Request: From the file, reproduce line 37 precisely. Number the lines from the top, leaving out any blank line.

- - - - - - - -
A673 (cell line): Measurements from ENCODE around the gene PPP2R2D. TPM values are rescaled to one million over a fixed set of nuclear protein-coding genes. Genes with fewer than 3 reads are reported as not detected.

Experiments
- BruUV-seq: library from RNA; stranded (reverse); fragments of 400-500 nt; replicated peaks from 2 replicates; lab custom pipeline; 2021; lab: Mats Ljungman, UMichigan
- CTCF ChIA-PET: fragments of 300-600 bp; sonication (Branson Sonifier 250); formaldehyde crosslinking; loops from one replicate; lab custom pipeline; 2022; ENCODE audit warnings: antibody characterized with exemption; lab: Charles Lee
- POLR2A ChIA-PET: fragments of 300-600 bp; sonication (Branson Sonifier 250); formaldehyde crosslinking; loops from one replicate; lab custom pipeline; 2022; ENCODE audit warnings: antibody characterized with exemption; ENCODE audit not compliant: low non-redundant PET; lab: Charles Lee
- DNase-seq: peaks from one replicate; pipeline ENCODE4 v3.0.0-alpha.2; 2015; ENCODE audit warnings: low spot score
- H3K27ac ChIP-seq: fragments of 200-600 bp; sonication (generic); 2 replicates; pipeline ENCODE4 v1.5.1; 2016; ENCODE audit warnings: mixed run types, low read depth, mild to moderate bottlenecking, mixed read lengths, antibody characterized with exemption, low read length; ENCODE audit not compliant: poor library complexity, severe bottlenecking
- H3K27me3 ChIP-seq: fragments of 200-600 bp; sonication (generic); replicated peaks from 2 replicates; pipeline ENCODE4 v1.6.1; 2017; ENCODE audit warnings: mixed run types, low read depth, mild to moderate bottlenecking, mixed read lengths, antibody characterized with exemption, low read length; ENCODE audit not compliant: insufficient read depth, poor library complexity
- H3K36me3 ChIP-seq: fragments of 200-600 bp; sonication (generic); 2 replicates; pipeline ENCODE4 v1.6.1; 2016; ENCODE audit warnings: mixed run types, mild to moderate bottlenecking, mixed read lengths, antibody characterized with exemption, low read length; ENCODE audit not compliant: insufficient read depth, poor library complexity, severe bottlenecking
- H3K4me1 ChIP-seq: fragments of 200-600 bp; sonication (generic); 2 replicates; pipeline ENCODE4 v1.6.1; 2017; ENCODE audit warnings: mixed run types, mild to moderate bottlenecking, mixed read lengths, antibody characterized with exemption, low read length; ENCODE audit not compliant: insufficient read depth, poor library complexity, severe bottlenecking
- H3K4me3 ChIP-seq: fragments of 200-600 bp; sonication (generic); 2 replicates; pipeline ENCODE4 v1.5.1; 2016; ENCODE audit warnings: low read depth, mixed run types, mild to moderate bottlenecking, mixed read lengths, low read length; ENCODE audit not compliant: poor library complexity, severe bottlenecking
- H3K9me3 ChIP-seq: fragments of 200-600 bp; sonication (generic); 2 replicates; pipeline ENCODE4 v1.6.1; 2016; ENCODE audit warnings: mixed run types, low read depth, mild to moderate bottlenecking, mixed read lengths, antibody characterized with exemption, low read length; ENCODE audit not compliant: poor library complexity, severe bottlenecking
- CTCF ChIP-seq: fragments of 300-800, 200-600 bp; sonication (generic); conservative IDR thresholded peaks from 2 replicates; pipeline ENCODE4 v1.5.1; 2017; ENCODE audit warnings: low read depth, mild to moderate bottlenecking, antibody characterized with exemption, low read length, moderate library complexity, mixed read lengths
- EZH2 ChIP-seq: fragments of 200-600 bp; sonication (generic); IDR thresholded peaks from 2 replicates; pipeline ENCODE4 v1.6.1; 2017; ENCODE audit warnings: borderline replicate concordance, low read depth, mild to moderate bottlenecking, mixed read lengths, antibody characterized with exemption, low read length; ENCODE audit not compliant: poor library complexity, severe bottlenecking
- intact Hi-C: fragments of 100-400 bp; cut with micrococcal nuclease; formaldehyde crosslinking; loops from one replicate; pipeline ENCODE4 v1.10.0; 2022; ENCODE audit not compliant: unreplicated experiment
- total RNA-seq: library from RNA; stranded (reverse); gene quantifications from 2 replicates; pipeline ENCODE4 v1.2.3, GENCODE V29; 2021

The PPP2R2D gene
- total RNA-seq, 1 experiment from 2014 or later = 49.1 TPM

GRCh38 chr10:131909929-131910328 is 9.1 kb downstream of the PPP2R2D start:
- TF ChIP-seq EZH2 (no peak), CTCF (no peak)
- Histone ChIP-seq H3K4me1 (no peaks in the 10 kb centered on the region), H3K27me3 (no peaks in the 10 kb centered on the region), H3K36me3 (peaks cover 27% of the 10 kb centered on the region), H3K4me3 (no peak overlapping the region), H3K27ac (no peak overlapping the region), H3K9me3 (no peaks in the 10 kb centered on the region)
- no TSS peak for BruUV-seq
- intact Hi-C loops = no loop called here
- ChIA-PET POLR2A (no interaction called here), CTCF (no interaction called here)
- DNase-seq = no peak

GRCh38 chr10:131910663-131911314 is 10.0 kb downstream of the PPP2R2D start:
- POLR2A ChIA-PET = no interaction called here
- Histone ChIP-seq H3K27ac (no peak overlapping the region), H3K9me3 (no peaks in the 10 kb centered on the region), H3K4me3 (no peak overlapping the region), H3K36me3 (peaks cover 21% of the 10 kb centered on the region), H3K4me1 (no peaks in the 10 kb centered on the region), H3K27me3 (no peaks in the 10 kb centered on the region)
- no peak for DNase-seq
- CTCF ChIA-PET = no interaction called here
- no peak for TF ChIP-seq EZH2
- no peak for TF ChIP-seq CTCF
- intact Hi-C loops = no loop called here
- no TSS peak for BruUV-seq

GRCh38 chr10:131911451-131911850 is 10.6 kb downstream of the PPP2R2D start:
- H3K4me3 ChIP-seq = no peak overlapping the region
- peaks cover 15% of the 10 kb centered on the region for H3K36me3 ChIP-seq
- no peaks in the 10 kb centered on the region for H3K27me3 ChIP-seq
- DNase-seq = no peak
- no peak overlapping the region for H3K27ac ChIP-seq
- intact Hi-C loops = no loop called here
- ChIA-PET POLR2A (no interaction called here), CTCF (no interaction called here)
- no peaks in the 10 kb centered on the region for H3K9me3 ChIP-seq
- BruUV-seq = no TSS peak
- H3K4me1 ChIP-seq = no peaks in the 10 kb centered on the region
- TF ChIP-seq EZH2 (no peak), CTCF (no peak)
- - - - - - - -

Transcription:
- peaks cover 15% of the 10 kb centered on the region for H3K36me3 ChIP-seq